Through the wilderness and into Christmas, this morning’s devotion comes from Nate M.

The wilderness and the dry land shall be glad;
the desert shall rejoice and blossom like the crocus;
it shall blossom abundantly
and rejoice with joy and singing.
The glory of Lebanon shall be given to it,
the majesty of Carmel and Sharon.
They shall see the glory of the Lord,
the majesty of our God.

Strengthen the weak hands,
and make firm the feeble knees.
Say to those have an anxious heart,
“Be strong; fear not!
Behold your God will come with vengeance
with the recompense of God. He will come and save you.”

I think that French hitman was onto something!

One of my favorite scenes in Luc Besson’s 1994 film Leon, aka The Professional, is when a young (her first role) Natalie Portman, after witnessing a tragedy, asks Jean Reno, “Is life always this hard, or is it just when you’re a kid?” He responds in a thick accent, “Always like this.” It’s very touching, beautifully acted, and right on the money.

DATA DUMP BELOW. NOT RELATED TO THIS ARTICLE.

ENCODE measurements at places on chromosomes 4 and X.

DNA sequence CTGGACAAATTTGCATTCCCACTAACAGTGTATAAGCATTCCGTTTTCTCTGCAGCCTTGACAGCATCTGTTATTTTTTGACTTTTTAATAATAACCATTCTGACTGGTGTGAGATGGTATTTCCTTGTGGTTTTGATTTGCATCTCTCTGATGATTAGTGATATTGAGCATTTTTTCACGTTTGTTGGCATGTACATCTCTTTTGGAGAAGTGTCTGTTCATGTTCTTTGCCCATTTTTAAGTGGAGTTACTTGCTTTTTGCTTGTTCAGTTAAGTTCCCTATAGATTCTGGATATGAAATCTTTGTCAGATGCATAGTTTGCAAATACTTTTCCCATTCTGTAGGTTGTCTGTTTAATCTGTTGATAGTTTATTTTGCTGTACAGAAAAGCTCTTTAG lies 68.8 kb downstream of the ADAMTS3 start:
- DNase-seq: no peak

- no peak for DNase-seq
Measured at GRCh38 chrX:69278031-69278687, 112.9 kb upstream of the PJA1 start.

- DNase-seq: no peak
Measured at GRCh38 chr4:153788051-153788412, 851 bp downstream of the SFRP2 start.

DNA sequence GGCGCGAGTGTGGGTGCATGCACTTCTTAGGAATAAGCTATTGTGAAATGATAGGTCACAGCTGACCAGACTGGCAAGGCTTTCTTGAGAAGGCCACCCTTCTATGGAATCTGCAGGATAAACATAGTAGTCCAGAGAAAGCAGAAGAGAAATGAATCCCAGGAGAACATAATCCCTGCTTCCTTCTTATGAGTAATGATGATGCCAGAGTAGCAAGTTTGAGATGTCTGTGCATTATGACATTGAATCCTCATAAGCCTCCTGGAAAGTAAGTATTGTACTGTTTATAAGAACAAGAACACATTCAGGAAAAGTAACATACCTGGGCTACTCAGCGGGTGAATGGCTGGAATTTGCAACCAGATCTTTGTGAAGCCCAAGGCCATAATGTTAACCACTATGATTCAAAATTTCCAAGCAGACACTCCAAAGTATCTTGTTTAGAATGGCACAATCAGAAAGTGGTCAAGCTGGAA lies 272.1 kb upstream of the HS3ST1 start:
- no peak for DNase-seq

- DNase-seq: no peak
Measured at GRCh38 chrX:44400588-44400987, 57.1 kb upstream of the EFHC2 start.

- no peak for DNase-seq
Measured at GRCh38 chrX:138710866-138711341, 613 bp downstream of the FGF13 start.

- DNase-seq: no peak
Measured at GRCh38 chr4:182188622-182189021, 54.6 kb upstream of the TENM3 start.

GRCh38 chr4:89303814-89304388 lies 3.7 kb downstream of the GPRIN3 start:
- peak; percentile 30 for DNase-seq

You ever feel like God just isn’t up there? Or if he is, he’s not listening? I’ve been in the wilderness for over three years now. No end in sight. Puzzled, frazzled, wounded, and spent. Lost faith and found it over and over and over (and over).

What’s the wilderness?  Why do we have to experience it? More importantly, how can we avoid it? We always need someone or something to either stridently blame (the Super 8 space alien that lives down that dark hole) or shallowly believe in (take your pick).


The desperate need to make sense of, or give order to, a world that resists both at every turn is hardwired into us. Because if there’s order, there’s potential for control: diets, books, steps, denominations, political parties, etc. And if there’s control, our ego tells us everything’s gonna be okay- because we collectively say so. Failure? Fear? Insomnia? Depression?  That’s the other guy’s problem.

As I see it, the only, and I mean only, answer is death and resurrection. I have little use for action/consequence. Thankfully, mercifully, that’s been decided for us. Like the American saint Johnny Cash once sang: “the old account was settled long ago.”

Is it possible that it’s less important what I believe in and far more important that something believes in me? Sometimes, that’s all I can grasp hold of.